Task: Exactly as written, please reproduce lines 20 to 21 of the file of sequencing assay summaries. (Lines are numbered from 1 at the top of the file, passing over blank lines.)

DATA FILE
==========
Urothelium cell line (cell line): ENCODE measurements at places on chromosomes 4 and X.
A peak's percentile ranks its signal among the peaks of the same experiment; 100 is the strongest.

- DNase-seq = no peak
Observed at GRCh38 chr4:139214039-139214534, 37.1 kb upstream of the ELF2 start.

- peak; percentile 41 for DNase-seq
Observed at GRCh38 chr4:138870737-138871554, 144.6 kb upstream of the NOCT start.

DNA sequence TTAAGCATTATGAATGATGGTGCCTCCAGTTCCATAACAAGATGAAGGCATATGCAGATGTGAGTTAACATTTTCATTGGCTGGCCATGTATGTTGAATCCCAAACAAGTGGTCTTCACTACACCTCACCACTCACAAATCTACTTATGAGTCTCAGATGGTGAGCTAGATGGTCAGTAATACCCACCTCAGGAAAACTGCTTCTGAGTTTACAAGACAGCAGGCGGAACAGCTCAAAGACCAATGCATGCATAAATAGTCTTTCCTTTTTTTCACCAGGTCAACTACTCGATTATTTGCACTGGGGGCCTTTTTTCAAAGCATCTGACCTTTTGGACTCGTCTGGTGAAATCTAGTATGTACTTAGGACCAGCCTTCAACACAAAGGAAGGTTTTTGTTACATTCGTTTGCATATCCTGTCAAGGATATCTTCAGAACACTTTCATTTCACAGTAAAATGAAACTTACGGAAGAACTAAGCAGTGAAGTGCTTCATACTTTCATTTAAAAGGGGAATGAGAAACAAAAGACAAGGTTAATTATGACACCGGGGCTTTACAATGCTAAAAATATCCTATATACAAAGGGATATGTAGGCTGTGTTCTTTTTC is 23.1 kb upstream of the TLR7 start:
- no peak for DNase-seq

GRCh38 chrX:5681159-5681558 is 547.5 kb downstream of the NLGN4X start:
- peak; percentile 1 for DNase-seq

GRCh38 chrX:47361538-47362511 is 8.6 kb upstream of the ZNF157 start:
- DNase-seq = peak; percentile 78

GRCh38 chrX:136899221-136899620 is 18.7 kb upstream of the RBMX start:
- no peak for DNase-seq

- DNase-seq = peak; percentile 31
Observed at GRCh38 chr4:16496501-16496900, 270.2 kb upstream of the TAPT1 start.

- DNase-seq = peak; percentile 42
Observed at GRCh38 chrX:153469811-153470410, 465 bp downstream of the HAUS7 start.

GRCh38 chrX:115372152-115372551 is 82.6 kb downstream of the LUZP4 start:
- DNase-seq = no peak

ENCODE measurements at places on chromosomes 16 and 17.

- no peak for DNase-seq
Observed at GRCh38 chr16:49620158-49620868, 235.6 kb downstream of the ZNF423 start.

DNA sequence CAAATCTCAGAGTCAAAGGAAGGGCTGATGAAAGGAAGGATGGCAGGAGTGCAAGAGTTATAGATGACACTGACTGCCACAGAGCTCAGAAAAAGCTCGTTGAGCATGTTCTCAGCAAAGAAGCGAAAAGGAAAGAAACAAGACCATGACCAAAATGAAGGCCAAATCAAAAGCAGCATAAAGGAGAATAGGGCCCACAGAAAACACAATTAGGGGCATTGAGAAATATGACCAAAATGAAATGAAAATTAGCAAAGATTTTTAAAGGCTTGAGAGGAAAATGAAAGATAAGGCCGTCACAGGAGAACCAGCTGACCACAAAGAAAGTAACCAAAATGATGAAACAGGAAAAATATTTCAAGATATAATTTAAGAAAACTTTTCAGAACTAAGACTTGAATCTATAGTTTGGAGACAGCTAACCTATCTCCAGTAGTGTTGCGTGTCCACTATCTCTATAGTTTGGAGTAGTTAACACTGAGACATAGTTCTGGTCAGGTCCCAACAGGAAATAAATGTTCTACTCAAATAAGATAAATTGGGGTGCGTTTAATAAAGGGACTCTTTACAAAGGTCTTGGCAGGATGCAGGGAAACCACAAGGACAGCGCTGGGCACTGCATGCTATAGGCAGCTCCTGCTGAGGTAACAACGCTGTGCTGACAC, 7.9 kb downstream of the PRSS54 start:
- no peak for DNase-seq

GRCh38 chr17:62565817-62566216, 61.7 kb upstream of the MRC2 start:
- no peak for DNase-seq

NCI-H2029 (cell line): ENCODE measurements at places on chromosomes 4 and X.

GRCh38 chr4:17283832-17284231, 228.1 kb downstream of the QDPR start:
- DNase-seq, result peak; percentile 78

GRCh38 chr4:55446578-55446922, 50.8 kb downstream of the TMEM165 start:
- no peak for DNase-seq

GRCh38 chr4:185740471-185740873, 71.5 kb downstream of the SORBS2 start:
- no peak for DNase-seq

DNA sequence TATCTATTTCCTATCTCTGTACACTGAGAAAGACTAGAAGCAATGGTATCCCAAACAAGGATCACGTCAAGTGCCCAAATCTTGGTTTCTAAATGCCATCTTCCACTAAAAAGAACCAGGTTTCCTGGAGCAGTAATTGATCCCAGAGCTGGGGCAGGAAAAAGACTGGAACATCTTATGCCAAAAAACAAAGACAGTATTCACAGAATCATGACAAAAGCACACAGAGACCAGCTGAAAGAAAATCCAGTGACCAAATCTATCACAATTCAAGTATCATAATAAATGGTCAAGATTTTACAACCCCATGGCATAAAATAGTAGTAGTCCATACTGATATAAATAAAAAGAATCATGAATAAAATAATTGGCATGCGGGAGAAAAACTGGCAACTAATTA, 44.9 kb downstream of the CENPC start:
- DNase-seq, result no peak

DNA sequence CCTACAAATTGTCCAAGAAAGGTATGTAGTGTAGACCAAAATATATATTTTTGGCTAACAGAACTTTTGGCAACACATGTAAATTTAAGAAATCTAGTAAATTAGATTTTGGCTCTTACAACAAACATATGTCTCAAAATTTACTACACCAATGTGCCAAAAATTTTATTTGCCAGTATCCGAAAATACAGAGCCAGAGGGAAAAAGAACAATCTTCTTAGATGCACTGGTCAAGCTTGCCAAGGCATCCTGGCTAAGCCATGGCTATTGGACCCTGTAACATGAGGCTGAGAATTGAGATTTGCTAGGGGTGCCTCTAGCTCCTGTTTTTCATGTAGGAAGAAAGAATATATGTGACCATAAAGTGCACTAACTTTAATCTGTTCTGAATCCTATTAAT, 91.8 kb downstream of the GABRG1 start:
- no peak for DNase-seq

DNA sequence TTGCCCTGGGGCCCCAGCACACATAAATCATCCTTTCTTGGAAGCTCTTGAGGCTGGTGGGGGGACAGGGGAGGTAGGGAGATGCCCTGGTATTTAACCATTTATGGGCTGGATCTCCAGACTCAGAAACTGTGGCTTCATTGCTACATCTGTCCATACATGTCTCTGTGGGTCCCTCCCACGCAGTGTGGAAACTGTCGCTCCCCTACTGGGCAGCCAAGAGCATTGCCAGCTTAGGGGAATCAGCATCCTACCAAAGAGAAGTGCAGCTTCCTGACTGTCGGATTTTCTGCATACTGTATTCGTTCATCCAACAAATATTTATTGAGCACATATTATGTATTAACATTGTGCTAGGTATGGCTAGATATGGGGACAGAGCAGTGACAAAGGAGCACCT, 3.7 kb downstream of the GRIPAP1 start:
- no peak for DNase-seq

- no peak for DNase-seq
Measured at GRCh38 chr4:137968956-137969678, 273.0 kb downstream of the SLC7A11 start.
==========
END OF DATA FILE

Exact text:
- DNase-seq = no peak

ENCODE measurements at places on chromosomes 16 and 17.